In the early 70's when I was in college a Harley Sprint 350 made by Aermacchi in Italy. Nice little bike. Wanted something other than the ubiquitous Honda 350. I wouldn't mine getting another one some day but because they say Harley people want too much for them.
In '69 I was 13, Mom divorced Dad, I had a paper route. Wore her down by incesantly saying I wanted a motorcycle, she finally in angst at my repeated insistance, says " fine! you can get a bike, but you pay for everything, I'll never pay a dime for ANYTHING!"
And she never did.
1st bike was a monkey wards riverside 125, a Benelli badge engineered stripped for dirt machine, with a home made "expansion chamber". Beat the snot outta that thing for a few years, was taken out to the desert by a neighbor, with a Bultaco Pursang, and burned a hole in the piston. Replaced piston and cleaned out carb, ran well again. Don't remember what I did with that....
Second bike was a Yam 100, that I had the head milled off too much, and it would NOT stop when I turned the key off! Weird little stamped steel frame...
Third bike I wish I STILL had, was a Bridgestone Hurricane, a factory race bike for the masses.... dual chambers, no mufflers, FAST, LOUD, good on hillclimbs, a REALLY fun bike! Made the Hurricane into a street bike when I was 16, had to run total loss ignition ( no guts inside the generator cavity! ), and be VERY mindful of the time I was out and about!
Mine was a 1967 BSA Hornet. It is my avitar. I bought it in March 1969 while in college and rode it for a year. Had to get a car so I traded it for a 55 Chevy. It took me until last November to get another 67 Hornet. Had mostly Triumphs and a couple if Honda 305's in the middle. Never owned a Harley. Never had a bike with electric start. One Honda 305 would have had it, but it had been removed before I owned it. I have not even ridden one I didn't have to kick start.
Last edited by Roadwarrior; 10/22/178:49 pm.
73 Triumph T140 Main Ride 70 Bonnie 67 BSA West Coast Hornet
My ever-so-very first bike was a 1959 Lambretta Ld125 scooter. I paid $100.00 for it in 1962 and it was in great shape. I put lots of miles on it before I was old enough to get a license. Then I rode it to death, but it lasted long enough for me to go from Salt Lake City to L.A. across the desert and back. (God, that was stupid!) (But fun...) My second bike was a 1946 UL Harley flathead, which was heavy as a truck, and made up for it by being huge. I dropped it in gravel, couldn't pick it back up, so I sold it for $75.00---double what I paid for it. Sigh...after that came a 1949 D-1 BSA Bantam, a Lambretta three-wheeler, and a Honda CA-95 150cc---a real hot-rod compared to the Lambretta! After that came a YDS-3 Yamaha 250, and finally a real bike: a 1959 BSA A-10. I had the engine rebuilt and had a real bike at last! Even after it threw the primary chain right through the case and missed my leg by fractions of an inch, I loved that bike! Meanwhile, I'd traded my MGA to my brother for his 650SS Norton, which was a *real* hot-rod! Alas, school and changing jobs made it necessary to sell both the BSA and the Norton, It was a year or so, and I got a Suzuki X-6 250 stroker. Next came a 350 Honda scrambler, and an almost new 1977 Yamaha XS650D. I still have it, and I got it in March of 1978. It is the bike on my avatar, and I pretended it was a Triumph. It lugged a chair for me until I blew up the engine trying to keep up with some Harleys going over the Pass on Hwy 2 in Washington. I have my spare engine in her now, and she is semi-retired. After that bike I always seemed to trip over B25's, B44's, A65's, Triumph 500's of various years, and a few ratty Matchless and AJS big singles, a beautiful Norton P-11a, several Commando's, and a 1960 DBD-34 BSA and a raft of T120's and T140's. As long as I draw breath I will have bikes around, and will ride them until I can't....and at that point they will go to my son, who worries me sometimes. He goes out to the bike shed and starts drooling, fondling the Triumph, the Beemer, or the BSA, and begins sharpening a huge knife on the grinder, and looking at me with an almost feral expression.....think I should be concerned? Probably not-----he's busy wiring up his Sportster....that'll take forever!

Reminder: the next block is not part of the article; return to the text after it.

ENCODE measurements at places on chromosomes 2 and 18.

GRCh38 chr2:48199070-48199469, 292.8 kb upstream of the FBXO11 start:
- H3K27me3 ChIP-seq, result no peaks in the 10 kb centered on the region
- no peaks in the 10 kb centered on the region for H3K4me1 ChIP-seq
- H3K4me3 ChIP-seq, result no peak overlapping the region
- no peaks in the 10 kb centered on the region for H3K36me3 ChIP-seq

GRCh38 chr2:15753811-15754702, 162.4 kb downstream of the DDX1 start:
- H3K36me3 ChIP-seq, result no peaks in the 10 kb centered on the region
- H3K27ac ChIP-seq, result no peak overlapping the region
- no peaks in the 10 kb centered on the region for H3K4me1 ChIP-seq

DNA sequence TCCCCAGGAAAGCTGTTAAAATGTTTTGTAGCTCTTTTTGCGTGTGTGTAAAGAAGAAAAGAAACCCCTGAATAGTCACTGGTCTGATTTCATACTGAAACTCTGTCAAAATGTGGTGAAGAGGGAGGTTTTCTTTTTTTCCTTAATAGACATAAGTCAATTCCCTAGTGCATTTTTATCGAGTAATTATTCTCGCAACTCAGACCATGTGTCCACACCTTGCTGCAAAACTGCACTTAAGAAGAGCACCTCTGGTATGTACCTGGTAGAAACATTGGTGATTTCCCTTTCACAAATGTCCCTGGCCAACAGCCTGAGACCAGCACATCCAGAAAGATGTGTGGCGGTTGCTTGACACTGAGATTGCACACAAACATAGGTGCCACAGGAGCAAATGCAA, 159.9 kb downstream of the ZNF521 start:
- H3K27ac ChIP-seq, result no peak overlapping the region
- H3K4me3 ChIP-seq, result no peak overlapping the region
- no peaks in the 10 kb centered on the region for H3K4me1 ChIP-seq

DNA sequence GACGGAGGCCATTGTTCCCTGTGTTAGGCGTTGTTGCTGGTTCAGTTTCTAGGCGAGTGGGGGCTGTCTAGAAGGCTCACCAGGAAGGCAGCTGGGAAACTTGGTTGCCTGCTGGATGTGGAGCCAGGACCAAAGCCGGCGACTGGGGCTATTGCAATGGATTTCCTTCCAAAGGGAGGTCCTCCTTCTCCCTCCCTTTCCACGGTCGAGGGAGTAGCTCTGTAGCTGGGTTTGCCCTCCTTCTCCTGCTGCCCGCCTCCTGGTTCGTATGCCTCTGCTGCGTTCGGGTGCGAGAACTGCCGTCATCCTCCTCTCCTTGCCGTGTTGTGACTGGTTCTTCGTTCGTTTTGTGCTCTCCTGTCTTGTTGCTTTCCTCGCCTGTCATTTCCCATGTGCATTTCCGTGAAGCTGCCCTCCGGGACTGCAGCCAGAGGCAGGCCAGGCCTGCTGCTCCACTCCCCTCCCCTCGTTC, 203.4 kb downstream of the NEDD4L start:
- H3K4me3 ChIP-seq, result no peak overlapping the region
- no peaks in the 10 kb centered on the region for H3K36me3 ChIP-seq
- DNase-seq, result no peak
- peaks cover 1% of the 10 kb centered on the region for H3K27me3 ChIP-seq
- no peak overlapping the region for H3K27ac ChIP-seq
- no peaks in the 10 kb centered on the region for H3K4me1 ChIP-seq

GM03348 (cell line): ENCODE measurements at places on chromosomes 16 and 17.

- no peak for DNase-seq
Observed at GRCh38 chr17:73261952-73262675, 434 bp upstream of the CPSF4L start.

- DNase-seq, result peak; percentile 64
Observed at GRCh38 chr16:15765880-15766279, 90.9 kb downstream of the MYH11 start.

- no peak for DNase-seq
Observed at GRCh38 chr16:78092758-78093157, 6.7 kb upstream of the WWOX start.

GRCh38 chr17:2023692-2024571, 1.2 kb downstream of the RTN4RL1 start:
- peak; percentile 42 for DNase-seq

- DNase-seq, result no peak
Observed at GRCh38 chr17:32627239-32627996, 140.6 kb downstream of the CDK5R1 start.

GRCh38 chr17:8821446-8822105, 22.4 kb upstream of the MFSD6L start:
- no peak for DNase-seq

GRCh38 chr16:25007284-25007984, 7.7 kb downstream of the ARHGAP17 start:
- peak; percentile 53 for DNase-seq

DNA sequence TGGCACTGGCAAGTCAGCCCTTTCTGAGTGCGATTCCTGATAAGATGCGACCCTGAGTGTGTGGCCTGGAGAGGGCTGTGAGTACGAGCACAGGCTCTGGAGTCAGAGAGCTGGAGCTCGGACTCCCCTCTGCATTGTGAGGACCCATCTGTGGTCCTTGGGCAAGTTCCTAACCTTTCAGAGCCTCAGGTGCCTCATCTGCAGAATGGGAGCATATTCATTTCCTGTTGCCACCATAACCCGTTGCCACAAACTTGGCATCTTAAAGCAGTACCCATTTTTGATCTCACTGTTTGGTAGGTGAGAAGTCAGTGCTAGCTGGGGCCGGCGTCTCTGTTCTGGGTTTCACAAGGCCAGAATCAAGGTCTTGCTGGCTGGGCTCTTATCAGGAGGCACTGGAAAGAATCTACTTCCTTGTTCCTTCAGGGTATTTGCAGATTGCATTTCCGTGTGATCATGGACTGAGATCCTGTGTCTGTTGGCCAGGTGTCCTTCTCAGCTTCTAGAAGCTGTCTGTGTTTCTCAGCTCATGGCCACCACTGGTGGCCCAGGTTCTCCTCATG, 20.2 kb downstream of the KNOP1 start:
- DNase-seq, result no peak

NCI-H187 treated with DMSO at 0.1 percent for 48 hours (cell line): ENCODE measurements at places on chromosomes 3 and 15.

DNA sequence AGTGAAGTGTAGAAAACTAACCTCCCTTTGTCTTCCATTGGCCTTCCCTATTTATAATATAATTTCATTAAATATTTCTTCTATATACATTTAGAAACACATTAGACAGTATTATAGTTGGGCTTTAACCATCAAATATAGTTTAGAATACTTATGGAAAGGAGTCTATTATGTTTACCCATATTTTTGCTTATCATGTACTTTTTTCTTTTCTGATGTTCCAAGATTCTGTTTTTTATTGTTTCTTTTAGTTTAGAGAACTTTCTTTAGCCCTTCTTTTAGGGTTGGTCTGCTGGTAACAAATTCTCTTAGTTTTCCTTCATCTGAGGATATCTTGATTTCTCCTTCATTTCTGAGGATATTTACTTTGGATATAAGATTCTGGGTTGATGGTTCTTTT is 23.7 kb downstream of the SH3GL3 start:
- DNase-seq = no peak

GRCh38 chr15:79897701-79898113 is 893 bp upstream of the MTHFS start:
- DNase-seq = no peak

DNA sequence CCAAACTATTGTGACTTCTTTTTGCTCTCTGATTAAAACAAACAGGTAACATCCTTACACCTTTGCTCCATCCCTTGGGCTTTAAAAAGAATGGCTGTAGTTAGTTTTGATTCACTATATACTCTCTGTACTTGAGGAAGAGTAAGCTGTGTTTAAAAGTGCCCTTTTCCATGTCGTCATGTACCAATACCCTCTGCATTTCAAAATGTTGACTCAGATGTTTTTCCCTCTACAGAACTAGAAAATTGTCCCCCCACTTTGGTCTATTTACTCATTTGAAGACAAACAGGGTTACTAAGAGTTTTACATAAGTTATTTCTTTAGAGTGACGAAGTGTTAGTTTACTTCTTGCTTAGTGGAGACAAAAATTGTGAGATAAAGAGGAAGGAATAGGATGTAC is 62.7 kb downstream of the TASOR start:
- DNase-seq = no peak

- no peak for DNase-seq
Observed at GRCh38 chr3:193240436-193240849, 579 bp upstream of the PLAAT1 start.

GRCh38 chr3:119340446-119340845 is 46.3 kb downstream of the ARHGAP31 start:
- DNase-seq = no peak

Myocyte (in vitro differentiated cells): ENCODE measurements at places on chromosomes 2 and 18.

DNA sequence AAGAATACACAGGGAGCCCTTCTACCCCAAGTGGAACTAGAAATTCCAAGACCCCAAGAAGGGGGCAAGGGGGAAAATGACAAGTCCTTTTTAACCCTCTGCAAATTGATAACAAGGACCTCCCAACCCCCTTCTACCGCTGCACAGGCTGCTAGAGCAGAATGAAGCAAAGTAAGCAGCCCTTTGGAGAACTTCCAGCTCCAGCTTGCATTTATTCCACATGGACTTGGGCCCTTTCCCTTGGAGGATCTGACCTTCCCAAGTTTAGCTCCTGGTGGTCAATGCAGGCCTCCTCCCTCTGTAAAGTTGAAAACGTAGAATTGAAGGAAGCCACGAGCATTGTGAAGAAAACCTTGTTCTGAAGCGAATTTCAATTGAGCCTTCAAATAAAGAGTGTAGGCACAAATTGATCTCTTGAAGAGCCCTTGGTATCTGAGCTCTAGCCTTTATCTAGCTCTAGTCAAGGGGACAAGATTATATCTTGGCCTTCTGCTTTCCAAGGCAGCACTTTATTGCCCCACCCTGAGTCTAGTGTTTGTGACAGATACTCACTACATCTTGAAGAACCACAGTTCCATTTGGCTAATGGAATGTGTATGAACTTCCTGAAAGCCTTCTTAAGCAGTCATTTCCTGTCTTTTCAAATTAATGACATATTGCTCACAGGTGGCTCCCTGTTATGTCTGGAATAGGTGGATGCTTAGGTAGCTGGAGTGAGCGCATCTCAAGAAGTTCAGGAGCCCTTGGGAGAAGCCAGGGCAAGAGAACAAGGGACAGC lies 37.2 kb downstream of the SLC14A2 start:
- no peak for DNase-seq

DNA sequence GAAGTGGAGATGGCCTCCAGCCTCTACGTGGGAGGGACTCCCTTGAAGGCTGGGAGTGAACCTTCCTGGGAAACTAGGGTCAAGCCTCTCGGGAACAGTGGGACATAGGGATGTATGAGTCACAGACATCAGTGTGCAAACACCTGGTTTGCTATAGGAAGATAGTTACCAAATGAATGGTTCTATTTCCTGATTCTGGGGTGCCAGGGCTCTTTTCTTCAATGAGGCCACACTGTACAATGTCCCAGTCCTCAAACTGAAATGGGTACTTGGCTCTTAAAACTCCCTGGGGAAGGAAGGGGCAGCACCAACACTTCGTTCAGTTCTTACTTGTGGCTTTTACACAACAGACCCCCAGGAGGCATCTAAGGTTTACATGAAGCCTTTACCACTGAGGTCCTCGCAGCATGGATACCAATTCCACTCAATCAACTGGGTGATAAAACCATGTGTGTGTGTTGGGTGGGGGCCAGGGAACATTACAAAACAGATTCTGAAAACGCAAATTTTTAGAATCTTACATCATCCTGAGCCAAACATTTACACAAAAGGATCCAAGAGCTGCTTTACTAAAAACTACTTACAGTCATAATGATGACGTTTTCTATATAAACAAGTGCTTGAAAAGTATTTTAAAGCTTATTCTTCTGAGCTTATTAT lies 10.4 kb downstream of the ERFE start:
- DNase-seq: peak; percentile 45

Barb (Three MustGetBeers) "Midnight girl in a sunset town.."
Britney the B44 Bella the '69 T120 Pip the Triumph (I have "Great Expectations!") Jaelith the '77 XS650/chair The unnamed '79 XS650 with...potential Millie the R80 BMW--she's "Thoroughly Modern"
My first bike. My father bought my brother Colin a BSA C15 for Â£40 in 1968 and told him that as soon as I was old enough to ride it (2 years), it was to be mine. I was 14 y.o. in 1968 and my brother was 17. Now, my brother was at that time one of those people who are good and enthusiastic about taking things apart with good intentions, but no good at preventative maintenance or putting things taken apart back together again. He merrily rode the old Beezer into the ground and moved on to cars. At 15 y.o. I realised that if I was to have a bike, I would have to do something with the two big boxes of bits in the garage - one called 'engine', and the other called 'the rest'.
I got two jobs, a paper round to do before school, and a ironmongers delivery round to do after school. By my 16th birthday a year later and with the help of my other brother who was a mechanic, I had a lovely little C15 that reliably and happily carried me around for a couple of years until I sold it (mistake) to buy a Manx frame for my next bike - an Alan Dudley-ward engined Manx framed Triton. A fabulous bike that I wish I still had.
Some of y'all had real great first bikes and others were like me having to put together things. After I sold my C15 I bought a Yamaha 100 like Rickman had. I tried racing it at the local motocross track but it wouldn't keep up with half the field. the next bike was a 67 BSA Victor that didn't have a compression release. Usually I just parked it on a hill then coasted down in 3rd popped the clutch as I jumped on the seat. All in all like most of y'all I'd love to have them back. Gene